Out of the Inkwell: Freedom of Choice (Vol. 46, Issue 2)
In this year’s presidential election, the decision facing the American public is not an easy one. This is not to say that in past elections the options were so simple to define, weigh, and evaluate. It’s just that this year the decision is not among good men who are qualified to assume the Presidency. This year we must determine which candidate is least likely to endanger our interests, whatever they may be, and which man poses the smallest threat to our goals and to our security. Pathetic though it may seem, many voters will be “‘settling” for a candidate this year instead of supporting one.
It is not always a good idea to limit one’s criteria for supporting a candidate to a single issue, but it is always important to protect one’s interests when deciding ‘whom to vote for. The Jewish community, which of course includes the Yeshiva community, has its own interests to protect. The votes of the Jews can greatly affect the outcome of the election because many of the crucial states in this year’s contest are areas noted for large concentrations of Jews.
One of the paramount issues concerning American Jewry is the security of the State of Israel. It cannot be denied that President Carter has financially supported Israel. The negotiations that led to and followed the Camp David Accords are also significant developments which cannot be ignored. Still, other aspects of Carter’s administration which relate to Israel are deserving of equal consideration.
The most striking of these aspects are the so-called “blunders” made by administration officials and attributed to a lack of communication with the Oval Office. At the B’nai Brith Convention in Washington, D.C. this September, President Carter stated that “unless and until they recognize Israel’s right to exist and accept Resolution 242 as a basis for peace, we will neither recognize nor negotiate with the PLO.” Yet, Andrew Young had already met with the PLO secretly, and President Carter’s disapproval of Young’s actions came only after the voters voiced theirs. If the President is truly firm on his stand, his policy should have been sufficiently clear to his subordinates that a “blunder” of this magnitude should never have occurred. Young’s move, under the conditions that the President posits, is analogous to the actions of a leader of the Democratic Party who decides to vote for Reagan. It just wouldn’t happen.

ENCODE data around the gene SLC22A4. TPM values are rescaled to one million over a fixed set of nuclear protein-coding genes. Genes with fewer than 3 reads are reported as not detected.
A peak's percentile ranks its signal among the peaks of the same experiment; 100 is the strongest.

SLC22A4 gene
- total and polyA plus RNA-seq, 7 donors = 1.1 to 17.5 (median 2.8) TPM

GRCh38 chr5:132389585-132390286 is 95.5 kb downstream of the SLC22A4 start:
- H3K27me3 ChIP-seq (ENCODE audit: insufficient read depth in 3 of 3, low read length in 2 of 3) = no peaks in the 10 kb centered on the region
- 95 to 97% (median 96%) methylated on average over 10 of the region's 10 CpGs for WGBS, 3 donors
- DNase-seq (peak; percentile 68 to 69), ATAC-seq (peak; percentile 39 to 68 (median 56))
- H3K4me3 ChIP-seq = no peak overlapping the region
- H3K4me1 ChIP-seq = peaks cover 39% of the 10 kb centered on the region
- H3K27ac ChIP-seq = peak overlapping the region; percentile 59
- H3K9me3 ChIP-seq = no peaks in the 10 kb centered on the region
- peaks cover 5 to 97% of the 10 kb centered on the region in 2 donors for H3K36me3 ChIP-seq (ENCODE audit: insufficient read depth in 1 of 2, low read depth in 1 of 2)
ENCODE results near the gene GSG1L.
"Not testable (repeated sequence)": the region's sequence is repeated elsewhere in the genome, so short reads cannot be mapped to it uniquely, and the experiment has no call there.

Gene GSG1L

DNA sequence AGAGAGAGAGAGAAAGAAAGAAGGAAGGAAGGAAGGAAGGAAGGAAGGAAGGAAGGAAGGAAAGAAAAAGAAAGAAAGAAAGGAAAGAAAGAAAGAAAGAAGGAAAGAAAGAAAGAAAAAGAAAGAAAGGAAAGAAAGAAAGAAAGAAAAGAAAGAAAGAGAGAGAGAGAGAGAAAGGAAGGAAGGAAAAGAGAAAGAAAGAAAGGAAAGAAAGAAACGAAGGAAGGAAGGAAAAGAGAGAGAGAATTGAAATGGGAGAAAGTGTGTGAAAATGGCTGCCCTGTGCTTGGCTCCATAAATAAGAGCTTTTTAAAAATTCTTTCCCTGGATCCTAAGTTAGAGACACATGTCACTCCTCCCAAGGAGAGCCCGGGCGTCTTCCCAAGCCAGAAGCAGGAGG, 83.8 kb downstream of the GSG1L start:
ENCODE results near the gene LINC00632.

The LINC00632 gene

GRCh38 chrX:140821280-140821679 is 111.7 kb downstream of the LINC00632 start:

The other outstanding incident was the abstention by the United States on the U.N. vote on Jerusalem. In the September 1980 Religious Zionists of America newsletter, Rabbi Louis Bernstein states that “our criticism of American policy should not blind us to the futility of a veto,” and that the veto by the United States “would not have prevented the exodus of the friendliest nations from Jerusalem.” It is fair to say, though, that when a country’s strongest, and allegedly staunchest, ally abandons that country, she cannot expect the minor and less committed ones to remain by her side. The Carter administration, by removing its embassy from Jerusalem, has emulated a captain who, believing his ship is sinking, leaves it to go down alone. When the captain leaves, the rats cannot be expected to remain. Even if the futility of the veto is assumed, Israel should still be able to rely on her ally to stand by her.
These events are not exceptions to the general policies of Jimmy Carter; they are examples of a general trend in his actions. It is important to remember that this is the same Jimmy Carter who abandoned Taiwan, abrogating our treaty with her in favor of relations with Communist China.
The re-election of an incumbent is a vote of approval, an acceptance of his past performance as appropriate, satisfactory, and sometimes laudatory. President Carter does not deserve this approval nor should he be afforded the free rein associated with a second term. If his performance as president has been faulty when he still sought our votes, then we cannot expect exemplary action when he no longer needs them.